by Howard Hain
My daughter wants to be a cat.
Like with most kids, the formal structure of school, day after day, can create a desire to wander freely about the house, one hour into the next, no schedule or agenda, simply playing, humming, and exploring as she goes. A cat’s life viewed in this light can certainly seem attractive. Francesca loves the idea of staying home all day, sleeping soundly in sunny spots, and most of all, the tranquil adventure of discovering little nooks in order to curl up and hide away.
I don’t blame her. And she and I have discussed it several times. After all, the desire to curl up and hide away is pretty universal. It resurrects consoling memories and secure sensations: The womb. Fetal position. Warmth. Safety. Seclusion. Protection.
I think it’s safe to say that voluntary hiding spots—especially those involving blankets, quilts, pillows, and/or stacks of sweaters—invoke great emotional, psychological, and spiritual comfort. And physical comfort goes without saying.
I shared with Francesca a little secret. I want to be a cat too. Well, that’s not really the secret. This is: I am a cat. That got her attention—as displayed by a raised eyebrow and a curious smile. “No, it’s true,” I told her. “Especially when I go to church.” Now this really got her attention. “Yes, when I go to the chapel I become like a little cat…and during Mass I wander around the altar, slowly, very slowly, looking for just the right space to curl up and hide away. And I find it. I always find it. But I also have to wait for just the right time. Because this special little crevice is not always open.” She asked where it is. I let her in on it: “You know the gold box behind the altar?” Yes, she nodded. I told her it’s called the tabernacle, but this she apparently already knew, and she made a point of making that very clear. Well anyway, I asked her if she ever noticed that the tabernacle door was left open during a certain part of Mass. She acknowledged that she already knew this too, but this time with a little less certainty. “Well, that’s where I go,” I nodded. She smiled and made a funny face. “It’s true, I’m telling you…I wait for the door to open and then I quietly climb in.” She liked this. She really liked this. So do I.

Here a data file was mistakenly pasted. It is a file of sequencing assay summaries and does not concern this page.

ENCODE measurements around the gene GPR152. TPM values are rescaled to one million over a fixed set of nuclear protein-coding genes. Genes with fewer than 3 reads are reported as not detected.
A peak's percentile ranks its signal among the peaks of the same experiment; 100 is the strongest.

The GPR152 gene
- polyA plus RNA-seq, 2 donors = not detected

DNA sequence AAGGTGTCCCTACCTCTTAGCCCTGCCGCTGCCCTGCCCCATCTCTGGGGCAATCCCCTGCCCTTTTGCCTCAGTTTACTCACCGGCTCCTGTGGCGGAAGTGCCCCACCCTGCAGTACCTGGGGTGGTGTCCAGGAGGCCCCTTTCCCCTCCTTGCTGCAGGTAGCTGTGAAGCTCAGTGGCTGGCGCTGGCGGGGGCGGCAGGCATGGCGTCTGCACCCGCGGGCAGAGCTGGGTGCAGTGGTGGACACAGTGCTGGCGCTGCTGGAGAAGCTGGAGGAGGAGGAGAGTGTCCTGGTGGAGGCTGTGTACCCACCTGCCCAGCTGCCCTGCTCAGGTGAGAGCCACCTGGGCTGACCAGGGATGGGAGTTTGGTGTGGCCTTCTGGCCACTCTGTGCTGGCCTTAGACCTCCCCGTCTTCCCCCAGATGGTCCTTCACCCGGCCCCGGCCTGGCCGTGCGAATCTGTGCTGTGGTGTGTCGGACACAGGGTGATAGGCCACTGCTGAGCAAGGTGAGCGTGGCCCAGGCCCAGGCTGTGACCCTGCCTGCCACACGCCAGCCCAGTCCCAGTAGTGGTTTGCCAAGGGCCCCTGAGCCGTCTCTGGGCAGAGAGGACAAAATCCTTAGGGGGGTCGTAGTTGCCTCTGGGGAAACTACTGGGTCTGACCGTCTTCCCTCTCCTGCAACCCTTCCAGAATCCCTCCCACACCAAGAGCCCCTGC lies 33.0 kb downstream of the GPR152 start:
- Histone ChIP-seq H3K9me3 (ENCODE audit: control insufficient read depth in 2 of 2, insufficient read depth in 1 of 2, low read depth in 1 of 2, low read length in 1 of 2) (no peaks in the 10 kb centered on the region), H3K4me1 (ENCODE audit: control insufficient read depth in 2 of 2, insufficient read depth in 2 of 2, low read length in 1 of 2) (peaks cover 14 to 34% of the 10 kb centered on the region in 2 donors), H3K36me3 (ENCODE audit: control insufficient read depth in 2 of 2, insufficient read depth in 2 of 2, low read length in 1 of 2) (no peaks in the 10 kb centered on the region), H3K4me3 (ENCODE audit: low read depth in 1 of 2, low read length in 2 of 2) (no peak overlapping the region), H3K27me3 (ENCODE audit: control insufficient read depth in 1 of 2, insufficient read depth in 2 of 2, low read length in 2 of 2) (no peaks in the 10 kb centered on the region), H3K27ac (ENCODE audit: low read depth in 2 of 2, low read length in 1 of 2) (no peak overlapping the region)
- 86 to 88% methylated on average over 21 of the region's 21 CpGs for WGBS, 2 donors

She thought about it a little bit and had to confess that a cat would really love a little cozy space like that, especially our kitty named Clive. “He’d definitely try to get in there if the door was left open!”
But she was also a little curious if you could get stuck in there if the door was closed after you got in.
I assured her that God would never trap a kitty like that.
She agreed again.
“You’re right, Daddy, God would never trap a kitty, especially not with Jesus inside!”